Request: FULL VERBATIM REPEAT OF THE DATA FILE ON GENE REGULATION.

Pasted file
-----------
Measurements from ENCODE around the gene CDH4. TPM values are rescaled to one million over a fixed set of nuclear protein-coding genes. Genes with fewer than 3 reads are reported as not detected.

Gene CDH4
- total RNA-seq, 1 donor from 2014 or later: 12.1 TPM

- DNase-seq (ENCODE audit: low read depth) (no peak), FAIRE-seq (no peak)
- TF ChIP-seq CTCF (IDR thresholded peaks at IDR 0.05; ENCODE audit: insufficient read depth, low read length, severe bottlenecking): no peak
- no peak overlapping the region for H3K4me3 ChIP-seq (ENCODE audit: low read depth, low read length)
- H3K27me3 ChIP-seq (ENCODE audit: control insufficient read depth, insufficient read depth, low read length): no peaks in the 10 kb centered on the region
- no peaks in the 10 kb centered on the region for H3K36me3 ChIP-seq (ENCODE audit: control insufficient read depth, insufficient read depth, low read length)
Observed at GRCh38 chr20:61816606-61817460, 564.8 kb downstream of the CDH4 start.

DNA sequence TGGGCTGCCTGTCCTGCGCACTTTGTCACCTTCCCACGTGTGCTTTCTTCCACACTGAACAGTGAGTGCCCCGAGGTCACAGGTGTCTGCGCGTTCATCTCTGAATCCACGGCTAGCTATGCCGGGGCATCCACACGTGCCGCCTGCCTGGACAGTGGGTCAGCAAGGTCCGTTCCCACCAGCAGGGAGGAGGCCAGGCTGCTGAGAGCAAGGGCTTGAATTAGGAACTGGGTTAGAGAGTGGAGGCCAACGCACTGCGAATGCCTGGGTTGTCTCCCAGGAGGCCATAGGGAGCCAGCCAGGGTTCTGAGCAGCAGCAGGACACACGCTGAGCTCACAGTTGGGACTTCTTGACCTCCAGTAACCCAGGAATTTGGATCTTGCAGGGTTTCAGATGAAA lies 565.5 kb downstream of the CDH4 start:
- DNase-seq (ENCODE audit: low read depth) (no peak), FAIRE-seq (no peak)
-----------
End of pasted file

Measurements from ENCODE around the gene CDH4. TPM values are rescaled to one million over a fixed set of nuclear protein-coding genes. Genes with fewer than 3 reads are reported as not detected.

Gene CDH4
- total RNA-seq, 1 donor from 2014 or later: 12.1 TPM

- DNase-seq (ENCODE audit: low read depth) (no peak), FAIRE-seq (no peak)
- TF ChIP-seq CTCF (IDR thresholded peaks at IDR 0.05; ENCODE audit: insufficient read depth, low read length, severe bottlenecking): no peak
- no peak overlapping the region for H3K4me3 ChIP-seq (ENCODE audit: low read depth, low read length)
- H3K27me3 ChIP-seq (ENCODE audit: control insufficient read depth, insufficient read depth, low read length): no peaks in the 10 kb centered on the region
- no peaks in the 10 kb centered on the region for H3K36me3 ChIP-seq (ENCODE audit: control insufficient read depth, insufficient read depth, low read length)
Observed at GRCh38 chr20:61816606-61817460, 564.8 kb downstream of the CDH4 start.

DNA sequence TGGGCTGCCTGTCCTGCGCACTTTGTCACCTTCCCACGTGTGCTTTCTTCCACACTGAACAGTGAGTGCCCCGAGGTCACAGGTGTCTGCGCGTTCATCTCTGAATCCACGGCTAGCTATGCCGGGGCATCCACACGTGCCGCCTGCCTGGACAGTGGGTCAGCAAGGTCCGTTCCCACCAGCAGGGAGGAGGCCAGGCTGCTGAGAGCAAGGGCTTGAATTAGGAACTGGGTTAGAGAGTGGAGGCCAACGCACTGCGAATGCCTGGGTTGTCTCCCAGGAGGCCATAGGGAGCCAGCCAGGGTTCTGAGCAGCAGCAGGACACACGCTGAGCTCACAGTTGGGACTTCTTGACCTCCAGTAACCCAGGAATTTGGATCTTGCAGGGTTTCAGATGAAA lies 565.5 kb downstream of the CDH4 start:
- DNase-seq (ENCODE audit: low read depth) (no peak), FAIRE-seq (no peak)